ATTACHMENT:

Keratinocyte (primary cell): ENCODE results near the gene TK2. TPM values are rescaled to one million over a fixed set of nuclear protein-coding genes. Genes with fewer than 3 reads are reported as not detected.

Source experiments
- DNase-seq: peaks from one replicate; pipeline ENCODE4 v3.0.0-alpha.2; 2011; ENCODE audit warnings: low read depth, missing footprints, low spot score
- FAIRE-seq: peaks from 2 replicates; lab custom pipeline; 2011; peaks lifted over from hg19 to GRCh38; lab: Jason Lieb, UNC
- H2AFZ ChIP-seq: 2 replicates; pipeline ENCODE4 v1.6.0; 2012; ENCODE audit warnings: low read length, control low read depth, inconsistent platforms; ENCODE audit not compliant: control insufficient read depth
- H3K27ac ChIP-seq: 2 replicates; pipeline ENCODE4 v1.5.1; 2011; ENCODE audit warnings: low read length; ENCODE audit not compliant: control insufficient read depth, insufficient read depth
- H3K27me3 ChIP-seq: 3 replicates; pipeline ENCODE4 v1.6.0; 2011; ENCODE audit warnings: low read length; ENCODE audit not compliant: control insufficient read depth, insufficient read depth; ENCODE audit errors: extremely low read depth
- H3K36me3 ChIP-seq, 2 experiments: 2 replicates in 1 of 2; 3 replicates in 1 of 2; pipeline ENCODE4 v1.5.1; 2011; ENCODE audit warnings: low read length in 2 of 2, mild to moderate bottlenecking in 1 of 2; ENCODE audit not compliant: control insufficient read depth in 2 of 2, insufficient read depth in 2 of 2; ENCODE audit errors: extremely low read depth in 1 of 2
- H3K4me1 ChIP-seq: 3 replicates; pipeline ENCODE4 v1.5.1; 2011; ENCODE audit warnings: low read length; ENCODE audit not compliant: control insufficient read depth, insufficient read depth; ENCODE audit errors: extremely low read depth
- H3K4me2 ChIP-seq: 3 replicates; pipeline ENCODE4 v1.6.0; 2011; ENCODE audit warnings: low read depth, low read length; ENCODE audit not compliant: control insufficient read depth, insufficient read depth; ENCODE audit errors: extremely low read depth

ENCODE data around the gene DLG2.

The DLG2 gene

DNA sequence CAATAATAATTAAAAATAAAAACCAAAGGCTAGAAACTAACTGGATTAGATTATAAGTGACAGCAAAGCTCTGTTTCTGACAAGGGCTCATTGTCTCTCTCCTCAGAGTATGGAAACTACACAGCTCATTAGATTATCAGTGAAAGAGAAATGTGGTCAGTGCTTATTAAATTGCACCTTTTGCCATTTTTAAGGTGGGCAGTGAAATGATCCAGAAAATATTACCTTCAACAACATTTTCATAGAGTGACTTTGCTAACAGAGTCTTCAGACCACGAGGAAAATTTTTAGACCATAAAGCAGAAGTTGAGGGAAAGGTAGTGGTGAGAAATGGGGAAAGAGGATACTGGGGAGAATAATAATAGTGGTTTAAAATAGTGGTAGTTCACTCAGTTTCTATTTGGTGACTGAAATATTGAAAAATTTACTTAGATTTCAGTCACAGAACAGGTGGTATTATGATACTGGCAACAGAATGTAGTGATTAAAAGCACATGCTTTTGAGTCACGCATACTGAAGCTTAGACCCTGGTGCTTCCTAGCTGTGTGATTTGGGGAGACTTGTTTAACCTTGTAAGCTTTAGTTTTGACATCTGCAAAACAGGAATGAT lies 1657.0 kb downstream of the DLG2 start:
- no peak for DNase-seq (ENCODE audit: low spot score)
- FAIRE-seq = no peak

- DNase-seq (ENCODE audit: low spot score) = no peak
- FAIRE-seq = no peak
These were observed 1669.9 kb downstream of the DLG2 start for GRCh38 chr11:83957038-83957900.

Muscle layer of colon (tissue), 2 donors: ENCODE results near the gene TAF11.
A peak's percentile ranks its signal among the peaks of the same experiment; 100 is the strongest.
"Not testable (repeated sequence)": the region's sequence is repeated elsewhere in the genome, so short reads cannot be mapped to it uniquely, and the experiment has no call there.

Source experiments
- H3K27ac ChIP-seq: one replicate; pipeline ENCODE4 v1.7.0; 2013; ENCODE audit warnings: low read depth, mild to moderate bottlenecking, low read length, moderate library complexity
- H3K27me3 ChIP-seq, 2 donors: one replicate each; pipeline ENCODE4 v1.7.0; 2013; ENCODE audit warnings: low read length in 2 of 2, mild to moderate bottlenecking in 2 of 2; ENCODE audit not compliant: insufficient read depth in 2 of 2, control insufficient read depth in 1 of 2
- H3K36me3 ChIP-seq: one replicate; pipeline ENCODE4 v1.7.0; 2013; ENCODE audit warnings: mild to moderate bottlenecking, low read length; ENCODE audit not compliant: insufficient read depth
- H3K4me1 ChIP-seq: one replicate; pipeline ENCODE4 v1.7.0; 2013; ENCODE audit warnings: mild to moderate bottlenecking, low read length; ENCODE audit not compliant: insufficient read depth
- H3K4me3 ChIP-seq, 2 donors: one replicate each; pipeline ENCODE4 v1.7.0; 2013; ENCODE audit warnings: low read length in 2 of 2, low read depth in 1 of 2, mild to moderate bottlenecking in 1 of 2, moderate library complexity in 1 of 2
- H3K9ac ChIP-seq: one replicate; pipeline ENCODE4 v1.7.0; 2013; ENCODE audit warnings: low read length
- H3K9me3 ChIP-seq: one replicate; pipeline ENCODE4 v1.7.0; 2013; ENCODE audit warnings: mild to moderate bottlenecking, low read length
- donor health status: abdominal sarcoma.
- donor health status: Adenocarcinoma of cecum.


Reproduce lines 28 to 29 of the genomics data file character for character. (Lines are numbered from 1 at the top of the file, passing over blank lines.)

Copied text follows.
- H3K9ac ChIP-seq: one replicate; pipeline ENCODE4 v1.7.0; 2013; ENCODE audit warnings: low read length
- H3K9me3 ChIP-seq: one replicate; pipeline ENCODE4 v1.7.0; 2013; ENCODE audit warnings: mild to moderate bottlenecking, low read length